Prove your worth. In 2008, as director of communications at a community college, Sarah Evans met with her boss regularly to show what her online presence was yielding: postings that were reprinted, the number of student questions receiving prompt answers. “People were doubtful about getting into the social-media space, where they couldn’t control the message,” says Evans, who now runs Sevans Strategy, a Chicago new-media consulting firm.
Watch your language. Remember that people will see you as representing your employer—whether or not you are. Jason Kintzler, founder of PitchEngine, an online PR platform, began to realize he was self-censoring because “I didn’t want to turn people off of the company.” So he started a separate brand, New Media Cowboy, that is completely independent. There he can blog without, as he puts it, “sounding like a sales guy.”
Attention can be bad. Consultant Patty Azzarello has a simple warning: “Make sure you are not annoying.” Too often, self-branders use boorish tactics that overshadow their message. That applies in the office as well: Among Azzarello’s strict no-nos: don’t trap a superior on the way to the bathroom, and never go to a meeting just to be seen. “Doing something false, just for the sake of visibility, never works,” she says.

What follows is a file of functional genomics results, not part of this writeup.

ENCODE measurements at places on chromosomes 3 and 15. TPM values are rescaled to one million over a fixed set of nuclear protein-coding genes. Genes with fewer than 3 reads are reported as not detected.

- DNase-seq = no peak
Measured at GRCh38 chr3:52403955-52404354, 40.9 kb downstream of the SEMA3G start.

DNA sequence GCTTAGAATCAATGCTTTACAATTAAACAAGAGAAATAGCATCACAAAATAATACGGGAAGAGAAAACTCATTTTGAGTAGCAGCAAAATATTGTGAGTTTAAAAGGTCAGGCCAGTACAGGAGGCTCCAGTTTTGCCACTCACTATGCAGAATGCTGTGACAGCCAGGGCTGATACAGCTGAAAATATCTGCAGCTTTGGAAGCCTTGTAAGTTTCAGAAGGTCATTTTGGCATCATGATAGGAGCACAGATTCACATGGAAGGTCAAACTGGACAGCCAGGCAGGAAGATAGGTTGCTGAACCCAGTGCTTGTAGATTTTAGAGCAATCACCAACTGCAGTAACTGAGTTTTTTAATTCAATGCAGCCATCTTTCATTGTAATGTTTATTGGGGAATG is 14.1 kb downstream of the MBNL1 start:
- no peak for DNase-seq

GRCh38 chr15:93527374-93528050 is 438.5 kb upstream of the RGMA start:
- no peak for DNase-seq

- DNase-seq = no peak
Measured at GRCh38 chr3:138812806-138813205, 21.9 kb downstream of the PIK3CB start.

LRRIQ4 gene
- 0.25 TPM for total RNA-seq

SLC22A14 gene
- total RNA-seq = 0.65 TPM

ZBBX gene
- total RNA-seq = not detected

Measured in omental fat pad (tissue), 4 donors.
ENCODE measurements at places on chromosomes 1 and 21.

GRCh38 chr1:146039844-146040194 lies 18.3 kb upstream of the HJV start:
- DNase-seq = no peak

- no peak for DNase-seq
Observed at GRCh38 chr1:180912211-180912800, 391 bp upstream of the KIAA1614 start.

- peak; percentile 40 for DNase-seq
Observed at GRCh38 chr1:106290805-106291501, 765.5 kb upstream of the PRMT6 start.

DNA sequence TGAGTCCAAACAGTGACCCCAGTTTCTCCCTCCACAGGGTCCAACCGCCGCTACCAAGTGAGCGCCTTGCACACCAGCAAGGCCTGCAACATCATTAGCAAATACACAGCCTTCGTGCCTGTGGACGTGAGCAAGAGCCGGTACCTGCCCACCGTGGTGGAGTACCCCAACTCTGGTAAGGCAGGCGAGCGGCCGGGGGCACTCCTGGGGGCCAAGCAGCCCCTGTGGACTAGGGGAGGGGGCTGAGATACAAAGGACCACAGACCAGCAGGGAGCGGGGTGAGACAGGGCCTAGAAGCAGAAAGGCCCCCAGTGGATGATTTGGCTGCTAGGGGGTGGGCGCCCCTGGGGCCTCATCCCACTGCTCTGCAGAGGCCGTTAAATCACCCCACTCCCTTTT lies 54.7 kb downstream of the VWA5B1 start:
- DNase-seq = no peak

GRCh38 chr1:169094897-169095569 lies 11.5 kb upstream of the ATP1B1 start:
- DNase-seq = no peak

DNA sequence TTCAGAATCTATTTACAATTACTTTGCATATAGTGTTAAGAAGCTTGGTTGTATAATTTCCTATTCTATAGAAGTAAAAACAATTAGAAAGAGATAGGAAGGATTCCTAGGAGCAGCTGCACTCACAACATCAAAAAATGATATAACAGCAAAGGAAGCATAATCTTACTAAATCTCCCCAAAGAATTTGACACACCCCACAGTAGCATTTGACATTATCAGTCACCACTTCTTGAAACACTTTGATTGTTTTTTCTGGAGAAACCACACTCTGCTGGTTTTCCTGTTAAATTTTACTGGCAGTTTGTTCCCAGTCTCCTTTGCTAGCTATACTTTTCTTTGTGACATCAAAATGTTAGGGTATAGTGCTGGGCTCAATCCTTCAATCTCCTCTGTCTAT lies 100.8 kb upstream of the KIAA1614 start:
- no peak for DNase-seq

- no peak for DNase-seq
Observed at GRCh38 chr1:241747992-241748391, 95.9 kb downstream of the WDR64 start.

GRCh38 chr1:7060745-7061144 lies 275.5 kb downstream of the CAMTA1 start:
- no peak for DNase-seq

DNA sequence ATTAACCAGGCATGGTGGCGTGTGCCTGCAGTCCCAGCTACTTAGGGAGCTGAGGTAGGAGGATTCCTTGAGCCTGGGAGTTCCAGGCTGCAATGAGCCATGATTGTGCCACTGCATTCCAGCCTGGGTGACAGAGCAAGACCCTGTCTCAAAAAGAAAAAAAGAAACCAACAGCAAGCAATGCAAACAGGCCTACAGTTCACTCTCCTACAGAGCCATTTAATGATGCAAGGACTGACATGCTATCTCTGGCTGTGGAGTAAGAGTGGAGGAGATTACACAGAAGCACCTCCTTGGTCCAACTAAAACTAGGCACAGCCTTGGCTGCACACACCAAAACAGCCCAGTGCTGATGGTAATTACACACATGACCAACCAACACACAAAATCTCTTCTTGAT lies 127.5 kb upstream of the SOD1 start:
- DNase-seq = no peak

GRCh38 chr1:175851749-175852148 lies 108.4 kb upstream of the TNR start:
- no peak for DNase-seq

Get credit —when it’s due. If you don’t make sure you and your team are acknowledged for scoring those trade-show leads, someone else will claim them; frequently the last team to touch a product gets all the credit for developing it. “Promote the good work you do,” says Azzarello. “Don’t take credit for anyone else’s, but make sure you are not invisible.”
By Josh Hyatt, contributor
Case study No. 1: Don’t be overeager
Case study No. 2: The brand rehabber
Case study No. 3: Branding, not bragging
Case study No. 4: Edit thyself
Case study No. 5: Be sensitive to changing priorities
The promised brand: How to get there